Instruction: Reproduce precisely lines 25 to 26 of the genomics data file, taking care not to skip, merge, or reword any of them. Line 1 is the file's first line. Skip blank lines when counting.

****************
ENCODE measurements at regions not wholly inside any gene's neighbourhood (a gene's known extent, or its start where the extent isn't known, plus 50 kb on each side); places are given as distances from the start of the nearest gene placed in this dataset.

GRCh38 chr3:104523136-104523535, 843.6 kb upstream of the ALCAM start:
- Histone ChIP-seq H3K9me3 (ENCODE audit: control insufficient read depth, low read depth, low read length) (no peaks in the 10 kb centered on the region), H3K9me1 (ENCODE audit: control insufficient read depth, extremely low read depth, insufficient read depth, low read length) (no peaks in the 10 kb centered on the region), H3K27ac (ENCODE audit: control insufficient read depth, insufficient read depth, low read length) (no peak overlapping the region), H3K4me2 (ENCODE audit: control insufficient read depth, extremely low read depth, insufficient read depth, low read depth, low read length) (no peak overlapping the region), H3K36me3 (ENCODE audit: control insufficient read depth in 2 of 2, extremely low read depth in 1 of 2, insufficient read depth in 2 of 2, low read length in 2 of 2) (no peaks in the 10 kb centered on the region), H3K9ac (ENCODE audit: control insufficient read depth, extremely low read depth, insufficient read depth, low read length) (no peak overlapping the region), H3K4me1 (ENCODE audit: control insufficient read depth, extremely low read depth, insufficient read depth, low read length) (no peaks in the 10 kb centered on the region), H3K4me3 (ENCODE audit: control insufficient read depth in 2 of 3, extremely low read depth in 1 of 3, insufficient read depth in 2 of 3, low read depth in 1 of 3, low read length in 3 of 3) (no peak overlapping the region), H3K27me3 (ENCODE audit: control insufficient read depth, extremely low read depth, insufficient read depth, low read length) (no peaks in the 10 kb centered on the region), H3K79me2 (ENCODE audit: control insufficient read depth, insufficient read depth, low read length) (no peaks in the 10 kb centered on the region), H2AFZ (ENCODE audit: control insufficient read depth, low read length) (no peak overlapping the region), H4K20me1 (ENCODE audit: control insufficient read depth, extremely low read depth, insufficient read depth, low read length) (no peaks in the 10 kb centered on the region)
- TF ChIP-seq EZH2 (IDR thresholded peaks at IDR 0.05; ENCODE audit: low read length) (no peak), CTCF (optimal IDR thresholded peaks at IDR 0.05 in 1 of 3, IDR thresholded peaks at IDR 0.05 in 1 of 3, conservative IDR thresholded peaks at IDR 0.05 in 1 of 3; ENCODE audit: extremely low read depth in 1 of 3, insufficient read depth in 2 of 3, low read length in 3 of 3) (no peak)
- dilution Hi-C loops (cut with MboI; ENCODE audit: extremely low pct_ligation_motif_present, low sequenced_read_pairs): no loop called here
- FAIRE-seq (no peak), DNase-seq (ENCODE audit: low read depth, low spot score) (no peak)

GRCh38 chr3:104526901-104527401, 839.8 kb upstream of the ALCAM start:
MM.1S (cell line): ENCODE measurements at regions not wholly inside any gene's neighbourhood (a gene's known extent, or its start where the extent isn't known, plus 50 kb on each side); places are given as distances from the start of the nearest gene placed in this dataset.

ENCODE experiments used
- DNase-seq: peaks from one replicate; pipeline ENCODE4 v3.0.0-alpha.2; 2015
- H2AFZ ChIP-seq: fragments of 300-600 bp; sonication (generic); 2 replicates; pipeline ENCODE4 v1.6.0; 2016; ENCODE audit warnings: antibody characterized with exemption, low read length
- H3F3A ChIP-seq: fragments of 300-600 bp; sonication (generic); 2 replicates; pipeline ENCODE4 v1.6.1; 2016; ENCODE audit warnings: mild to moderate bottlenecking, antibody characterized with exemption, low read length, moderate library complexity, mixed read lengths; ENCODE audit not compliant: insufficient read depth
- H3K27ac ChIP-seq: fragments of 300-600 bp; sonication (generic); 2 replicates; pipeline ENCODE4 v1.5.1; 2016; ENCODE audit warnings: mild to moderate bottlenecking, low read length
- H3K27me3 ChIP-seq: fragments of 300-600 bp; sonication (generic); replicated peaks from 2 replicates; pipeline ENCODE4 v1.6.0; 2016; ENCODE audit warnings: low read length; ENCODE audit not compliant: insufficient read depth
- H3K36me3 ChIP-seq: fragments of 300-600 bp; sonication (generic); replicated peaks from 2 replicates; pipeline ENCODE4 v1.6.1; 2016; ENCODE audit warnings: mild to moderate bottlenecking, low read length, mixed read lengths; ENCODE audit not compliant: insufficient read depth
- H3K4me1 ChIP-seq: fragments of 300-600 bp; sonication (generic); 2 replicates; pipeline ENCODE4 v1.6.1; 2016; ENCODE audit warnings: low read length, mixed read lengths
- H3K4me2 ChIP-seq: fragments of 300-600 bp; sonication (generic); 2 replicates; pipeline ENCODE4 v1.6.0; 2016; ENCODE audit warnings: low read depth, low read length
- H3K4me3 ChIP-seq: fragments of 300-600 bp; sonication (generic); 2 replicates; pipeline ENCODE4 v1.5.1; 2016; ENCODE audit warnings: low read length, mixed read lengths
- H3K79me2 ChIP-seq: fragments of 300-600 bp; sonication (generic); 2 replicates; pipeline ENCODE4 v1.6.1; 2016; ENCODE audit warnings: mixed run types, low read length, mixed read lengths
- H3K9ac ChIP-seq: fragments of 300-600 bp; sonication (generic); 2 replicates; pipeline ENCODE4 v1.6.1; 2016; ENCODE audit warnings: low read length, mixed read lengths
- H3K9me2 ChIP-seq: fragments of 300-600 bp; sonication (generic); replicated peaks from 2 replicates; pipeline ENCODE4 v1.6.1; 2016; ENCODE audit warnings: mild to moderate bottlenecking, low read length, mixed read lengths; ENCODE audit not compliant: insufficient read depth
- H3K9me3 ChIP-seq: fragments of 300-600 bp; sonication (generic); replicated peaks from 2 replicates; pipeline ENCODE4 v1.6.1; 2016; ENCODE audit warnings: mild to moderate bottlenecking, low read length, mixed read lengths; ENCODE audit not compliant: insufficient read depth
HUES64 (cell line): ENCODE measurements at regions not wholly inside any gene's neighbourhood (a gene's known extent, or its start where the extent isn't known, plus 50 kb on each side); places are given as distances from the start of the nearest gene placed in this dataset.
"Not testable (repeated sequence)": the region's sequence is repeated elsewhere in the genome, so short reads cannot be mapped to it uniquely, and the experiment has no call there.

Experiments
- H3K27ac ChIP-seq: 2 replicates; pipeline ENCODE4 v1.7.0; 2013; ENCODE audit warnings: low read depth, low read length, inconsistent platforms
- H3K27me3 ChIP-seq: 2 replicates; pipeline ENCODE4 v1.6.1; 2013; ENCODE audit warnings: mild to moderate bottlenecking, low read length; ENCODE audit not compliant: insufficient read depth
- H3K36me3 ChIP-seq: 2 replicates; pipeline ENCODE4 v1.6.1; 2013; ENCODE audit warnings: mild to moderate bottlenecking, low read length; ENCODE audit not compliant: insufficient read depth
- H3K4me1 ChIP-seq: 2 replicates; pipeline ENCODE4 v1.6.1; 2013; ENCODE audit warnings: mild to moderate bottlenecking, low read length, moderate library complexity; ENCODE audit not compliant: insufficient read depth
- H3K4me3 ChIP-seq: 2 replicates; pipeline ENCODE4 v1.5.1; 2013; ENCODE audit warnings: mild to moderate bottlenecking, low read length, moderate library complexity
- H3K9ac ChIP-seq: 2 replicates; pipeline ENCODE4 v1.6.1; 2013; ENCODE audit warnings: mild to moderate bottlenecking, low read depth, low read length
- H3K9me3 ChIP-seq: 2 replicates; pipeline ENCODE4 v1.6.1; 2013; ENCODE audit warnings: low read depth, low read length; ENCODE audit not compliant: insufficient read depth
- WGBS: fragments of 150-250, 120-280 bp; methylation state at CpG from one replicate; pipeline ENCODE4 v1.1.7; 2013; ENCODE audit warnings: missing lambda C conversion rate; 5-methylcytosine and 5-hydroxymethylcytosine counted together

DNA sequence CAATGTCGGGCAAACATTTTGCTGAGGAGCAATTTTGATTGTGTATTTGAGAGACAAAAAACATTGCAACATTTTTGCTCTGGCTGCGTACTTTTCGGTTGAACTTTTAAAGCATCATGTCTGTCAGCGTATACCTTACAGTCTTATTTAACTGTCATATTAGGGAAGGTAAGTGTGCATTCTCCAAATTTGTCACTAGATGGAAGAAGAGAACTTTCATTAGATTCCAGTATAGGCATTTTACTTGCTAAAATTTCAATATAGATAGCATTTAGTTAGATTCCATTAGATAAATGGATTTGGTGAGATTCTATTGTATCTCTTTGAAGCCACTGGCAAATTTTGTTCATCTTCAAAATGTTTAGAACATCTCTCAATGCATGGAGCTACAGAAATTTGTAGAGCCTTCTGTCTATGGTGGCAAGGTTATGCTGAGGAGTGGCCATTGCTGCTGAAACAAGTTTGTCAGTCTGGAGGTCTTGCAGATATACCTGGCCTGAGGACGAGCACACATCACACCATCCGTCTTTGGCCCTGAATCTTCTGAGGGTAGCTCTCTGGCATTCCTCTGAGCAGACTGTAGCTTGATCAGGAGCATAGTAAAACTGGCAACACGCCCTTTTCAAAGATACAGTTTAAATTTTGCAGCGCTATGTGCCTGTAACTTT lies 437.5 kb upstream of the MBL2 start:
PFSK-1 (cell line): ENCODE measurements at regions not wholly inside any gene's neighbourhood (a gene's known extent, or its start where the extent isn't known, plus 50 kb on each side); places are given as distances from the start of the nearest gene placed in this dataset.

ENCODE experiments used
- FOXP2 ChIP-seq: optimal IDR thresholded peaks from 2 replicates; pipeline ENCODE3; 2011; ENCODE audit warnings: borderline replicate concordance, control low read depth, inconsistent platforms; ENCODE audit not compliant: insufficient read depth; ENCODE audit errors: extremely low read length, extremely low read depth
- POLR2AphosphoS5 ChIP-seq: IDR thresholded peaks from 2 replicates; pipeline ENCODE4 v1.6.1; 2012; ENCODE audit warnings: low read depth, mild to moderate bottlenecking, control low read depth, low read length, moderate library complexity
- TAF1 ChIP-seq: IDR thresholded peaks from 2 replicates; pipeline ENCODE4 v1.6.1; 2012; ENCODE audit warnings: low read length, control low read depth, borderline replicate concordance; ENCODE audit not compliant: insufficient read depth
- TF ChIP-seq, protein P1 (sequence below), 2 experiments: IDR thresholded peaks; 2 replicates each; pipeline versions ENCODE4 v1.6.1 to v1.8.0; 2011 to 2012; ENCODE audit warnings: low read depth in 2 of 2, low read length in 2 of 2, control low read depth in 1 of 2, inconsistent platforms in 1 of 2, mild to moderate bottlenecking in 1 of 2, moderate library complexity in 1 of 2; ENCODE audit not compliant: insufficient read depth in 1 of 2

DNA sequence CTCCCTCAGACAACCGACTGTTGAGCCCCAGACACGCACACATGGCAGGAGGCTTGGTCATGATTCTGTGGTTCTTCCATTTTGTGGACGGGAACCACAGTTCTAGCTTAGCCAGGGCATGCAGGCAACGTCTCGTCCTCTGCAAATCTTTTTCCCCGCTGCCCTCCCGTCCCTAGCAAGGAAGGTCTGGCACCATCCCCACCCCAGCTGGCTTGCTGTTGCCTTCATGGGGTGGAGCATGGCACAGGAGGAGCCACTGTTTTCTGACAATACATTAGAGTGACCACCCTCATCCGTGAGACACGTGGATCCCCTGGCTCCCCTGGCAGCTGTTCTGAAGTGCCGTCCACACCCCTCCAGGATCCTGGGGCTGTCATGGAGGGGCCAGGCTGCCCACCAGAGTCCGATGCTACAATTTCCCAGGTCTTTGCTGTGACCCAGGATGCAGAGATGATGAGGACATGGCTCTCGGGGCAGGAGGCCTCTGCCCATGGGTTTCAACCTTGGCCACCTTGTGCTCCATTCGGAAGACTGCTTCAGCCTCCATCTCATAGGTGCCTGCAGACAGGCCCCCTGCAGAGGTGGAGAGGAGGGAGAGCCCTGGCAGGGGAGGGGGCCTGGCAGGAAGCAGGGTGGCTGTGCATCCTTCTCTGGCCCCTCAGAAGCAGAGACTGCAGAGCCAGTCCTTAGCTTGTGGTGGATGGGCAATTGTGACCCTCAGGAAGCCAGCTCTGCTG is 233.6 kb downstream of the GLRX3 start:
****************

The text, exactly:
Experiments
- H3K27ac ChIP-seq: 2 replicates; pipeline ENCODE4 v1.7.0; 2013; ENCODE audit warnings: low read depth, low read length, inconsistent platforms